Washington (AP) — President Joe Biden is eyeing at least three judges as potential Supreme Court nominees who would fulfill his campaign pledge to nominate the first Black woman to the nation’s highest court, according to aides and allies.

With Justice Stephen Breyer planning to retire, early discussions about a successor are focusing on U.S. Circuit Judge Ketanji Brown Jackson, U.S. District Judge J. Michelle Childs and California Supreme Court Justice Leondra Kruger, according to four people familiar with the matter who spoke on condition of anonymity to discuss White House deliberations. Jackson and Krueger have long been seen as possible nominees.

Since Biden took office in January 2021, he has installed five Black women on federal appeals courts, with three more nominations pending before the Senate. Another Supreme Court candidate could come from among that group, Biden aides and allies said. Almost all of the recent Supreme Court nominees have been federal appeals judges.

By the end of his first, Biden had won confirmation of 40 judges, the most since President Ronald Reagan. Of those, 80% are women and 53% are people of color, according to the White House.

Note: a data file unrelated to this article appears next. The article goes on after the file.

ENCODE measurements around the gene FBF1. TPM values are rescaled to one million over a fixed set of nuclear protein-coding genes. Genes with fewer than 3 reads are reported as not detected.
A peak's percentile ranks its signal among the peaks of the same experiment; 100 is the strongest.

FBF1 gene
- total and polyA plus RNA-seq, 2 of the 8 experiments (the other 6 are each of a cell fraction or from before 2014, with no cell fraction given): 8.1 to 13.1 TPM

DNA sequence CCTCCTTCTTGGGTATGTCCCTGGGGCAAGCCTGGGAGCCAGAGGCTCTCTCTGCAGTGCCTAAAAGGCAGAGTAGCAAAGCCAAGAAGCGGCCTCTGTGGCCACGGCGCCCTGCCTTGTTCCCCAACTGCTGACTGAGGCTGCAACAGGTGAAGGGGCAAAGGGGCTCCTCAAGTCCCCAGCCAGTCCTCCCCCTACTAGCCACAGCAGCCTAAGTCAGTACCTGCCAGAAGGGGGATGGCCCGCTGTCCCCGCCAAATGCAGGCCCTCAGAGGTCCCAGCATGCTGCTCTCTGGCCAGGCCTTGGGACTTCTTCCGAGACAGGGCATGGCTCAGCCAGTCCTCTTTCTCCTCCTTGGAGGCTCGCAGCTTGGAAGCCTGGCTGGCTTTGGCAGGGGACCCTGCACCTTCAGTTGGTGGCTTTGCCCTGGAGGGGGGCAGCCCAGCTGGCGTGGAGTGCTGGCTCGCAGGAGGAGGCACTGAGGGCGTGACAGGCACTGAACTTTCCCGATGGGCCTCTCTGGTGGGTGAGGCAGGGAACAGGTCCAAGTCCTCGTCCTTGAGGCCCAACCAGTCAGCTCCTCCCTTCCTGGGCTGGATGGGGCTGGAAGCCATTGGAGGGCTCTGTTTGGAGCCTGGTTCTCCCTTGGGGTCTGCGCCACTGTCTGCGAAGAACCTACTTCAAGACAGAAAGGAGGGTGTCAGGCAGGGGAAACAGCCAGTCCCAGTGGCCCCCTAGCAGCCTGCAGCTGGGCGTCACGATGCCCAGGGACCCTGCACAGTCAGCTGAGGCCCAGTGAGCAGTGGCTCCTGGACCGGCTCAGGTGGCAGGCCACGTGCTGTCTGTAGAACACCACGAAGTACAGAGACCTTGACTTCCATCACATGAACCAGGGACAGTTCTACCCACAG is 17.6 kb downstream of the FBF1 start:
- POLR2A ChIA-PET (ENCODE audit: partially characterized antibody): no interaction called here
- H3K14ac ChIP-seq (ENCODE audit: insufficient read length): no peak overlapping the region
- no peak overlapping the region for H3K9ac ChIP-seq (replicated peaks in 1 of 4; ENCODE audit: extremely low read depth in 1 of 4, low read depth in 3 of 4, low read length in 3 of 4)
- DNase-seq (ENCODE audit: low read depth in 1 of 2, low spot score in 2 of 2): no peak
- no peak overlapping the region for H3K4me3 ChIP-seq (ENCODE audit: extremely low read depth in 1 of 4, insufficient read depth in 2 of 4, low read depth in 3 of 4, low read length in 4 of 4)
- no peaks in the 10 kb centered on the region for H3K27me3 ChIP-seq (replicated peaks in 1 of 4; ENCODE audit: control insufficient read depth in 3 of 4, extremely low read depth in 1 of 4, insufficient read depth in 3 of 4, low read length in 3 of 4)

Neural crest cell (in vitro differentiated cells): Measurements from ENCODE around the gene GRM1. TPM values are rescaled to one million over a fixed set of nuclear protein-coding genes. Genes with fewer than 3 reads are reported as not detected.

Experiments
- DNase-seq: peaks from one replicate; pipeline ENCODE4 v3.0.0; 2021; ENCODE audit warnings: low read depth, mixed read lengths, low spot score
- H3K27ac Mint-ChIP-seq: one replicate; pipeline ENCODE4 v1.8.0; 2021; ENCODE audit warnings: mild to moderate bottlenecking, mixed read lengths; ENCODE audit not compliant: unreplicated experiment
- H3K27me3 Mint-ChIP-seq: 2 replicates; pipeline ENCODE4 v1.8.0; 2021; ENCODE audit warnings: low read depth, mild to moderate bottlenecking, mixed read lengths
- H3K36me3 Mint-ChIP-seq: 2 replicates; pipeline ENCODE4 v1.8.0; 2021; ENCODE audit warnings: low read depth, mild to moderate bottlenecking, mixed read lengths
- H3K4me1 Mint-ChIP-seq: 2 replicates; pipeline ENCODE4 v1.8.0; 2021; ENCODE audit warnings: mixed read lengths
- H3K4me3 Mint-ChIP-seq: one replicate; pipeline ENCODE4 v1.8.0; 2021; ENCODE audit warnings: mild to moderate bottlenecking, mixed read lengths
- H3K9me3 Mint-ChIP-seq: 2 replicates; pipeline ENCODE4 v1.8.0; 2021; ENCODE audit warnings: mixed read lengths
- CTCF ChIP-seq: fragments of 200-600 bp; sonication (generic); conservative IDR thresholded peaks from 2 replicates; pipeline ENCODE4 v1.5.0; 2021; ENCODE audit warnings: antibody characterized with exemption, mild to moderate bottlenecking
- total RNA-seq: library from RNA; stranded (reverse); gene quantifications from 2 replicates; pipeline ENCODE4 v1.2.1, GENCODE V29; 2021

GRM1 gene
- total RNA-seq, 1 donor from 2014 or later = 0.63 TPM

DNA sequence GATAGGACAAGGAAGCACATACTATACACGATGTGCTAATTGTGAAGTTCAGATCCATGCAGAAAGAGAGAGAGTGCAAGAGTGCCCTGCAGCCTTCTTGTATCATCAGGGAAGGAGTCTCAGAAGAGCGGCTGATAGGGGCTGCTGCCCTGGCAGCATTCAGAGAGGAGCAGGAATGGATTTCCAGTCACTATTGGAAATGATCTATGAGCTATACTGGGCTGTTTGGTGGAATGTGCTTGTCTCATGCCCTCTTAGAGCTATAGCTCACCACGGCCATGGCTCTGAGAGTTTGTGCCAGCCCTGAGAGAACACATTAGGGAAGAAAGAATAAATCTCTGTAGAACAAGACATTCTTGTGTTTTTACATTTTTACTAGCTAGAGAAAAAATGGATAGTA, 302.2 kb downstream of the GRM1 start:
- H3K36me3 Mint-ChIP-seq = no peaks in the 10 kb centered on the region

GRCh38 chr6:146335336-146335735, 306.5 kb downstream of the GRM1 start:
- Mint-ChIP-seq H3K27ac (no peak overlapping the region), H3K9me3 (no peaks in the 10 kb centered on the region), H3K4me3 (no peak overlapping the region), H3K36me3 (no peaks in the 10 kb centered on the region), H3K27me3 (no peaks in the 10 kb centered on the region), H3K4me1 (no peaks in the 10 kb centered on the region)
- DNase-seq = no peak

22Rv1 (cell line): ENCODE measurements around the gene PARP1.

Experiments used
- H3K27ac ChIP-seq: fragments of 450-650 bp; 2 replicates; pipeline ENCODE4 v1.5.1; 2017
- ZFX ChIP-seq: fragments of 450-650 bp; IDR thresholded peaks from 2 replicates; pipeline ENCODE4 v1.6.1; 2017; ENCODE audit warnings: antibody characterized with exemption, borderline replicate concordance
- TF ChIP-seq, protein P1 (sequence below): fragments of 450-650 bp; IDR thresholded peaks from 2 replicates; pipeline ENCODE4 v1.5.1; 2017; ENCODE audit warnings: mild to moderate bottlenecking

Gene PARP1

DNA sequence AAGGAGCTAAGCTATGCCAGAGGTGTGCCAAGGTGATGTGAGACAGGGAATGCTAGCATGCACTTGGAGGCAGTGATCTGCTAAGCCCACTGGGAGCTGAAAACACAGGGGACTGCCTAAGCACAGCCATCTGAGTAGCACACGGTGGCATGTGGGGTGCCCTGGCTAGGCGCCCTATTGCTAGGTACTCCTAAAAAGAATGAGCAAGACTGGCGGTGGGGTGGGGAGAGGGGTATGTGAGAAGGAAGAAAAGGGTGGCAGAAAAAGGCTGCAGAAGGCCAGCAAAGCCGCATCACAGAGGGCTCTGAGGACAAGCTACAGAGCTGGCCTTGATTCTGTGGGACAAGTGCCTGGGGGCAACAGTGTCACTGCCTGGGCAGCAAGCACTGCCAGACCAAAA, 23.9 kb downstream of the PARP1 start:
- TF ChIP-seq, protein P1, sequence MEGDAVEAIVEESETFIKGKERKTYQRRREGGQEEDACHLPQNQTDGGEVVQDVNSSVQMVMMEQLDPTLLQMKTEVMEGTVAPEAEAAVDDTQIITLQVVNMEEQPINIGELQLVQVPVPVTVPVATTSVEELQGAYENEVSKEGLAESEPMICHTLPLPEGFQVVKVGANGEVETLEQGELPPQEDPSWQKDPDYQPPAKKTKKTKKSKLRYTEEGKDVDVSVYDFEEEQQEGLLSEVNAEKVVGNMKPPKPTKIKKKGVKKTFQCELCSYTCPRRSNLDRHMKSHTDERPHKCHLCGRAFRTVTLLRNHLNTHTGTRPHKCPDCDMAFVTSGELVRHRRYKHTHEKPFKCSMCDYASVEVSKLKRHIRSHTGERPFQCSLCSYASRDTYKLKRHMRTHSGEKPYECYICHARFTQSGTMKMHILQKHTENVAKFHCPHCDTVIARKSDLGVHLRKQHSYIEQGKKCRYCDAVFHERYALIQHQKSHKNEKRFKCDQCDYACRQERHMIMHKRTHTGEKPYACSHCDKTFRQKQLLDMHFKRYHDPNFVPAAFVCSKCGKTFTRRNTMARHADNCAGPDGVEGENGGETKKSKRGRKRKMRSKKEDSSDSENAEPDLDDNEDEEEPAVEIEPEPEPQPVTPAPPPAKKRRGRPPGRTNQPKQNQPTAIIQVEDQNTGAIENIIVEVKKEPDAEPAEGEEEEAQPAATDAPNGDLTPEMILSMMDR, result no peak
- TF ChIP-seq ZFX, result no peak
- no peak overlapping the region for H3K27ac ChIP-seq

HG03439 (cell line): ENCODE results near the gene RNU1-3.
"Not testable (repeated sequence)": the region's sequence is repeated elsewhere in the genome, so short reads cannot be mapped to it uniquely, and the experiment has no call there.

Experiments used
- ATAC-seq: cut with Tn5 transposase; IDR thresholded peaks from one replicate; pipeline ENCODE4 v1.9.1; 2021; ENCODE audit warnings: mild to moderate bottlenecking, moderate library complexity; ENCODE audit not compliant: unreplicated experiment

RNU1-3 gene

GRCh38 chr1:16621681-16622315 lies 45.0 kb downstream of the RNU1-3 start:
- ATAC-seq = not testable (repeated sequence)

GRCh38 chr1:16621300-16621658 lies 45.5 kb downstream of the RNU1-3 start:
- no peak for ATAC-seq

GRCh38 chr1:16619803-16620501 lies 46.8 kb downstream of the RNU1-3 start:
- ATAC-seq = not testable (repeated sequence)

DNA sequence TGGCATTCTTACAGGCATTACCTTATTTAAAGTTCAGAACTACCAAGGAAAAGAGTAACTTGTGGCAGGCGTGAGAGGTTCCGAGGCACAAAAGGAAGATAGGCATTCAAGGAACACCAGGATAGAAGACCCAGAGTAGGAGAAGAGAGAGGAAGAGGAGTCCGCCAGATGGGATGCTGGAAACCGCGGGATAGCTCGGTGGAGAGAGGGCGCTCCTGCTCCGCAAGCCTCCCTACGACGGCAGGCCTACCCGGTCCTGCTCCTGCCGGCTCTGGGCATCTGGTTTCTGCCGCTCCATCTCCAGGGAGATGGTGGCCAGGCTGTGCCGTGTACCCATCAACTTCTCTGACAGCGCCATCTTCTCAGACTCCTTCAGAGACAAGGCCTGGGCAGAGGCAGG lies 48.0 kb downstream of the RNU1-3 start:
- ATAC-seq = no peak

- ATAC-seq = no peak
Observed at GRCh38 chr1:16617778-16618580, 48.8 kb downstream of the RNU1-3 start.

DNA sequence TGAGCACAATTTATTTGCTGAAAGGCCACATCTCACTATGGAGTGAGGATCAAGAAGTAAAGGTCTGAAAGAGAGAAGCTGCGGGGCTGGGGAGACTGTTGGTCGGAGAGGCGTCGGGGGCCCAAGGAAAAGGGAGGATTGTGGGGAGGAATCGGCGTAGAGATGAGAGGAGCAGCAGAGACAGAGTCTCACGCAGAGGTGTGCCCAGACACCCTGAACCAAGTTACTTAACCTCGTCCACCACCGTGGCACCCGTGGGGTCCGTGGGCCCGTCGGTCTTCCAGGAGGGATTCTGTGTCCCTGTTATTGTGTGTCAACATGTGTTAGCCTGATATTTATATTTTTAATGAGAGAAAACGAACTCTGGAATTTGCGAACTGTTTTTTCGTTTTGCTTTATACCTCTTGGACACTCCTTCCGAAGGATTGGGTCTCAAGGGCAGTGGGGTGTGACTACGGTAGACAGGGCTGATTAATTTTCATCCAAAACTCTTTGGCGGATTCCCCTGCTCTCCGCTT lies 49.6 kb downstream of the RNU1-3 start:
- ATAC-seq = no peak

Jackson, 51, was nominated by President Barack Obama to be a district court judge. Biden elevated her to the U.S. Court of Appeals for the District of Columbia Circuit. Early in her career, she was also a law clerk for Breyer. Childs. a federal judge in South Carolina, has been nominated but not yet confirmed to serve on the same circuit court. She is a favorite among some high-profile lawmakers, including Rep. James Clyburn, D-S.C., and has received Republican support.

Kruger, a graduate of Harvard and Yale’s law school, was a Supreme Court clerk and has argued a dozen cases before the justices as a lawyer for the federal government. Breyer, 83, will retire at the end of the summer, according to two sources who confirmed the news to The Associated Press on Wednesday. They spoke on condition of anonymity so as not to preempt Breyer’s formal announcement.

“Every justice should have an opportunity to decide what he or she is going to do and announce it on their own,” Biden said. “There has been no announcement from Justice Breyer. Let him make whatever statement he’s going to make and I’ll be happy to talk about it later.”

The Senate can confirm a successor before there is a formal vacancy.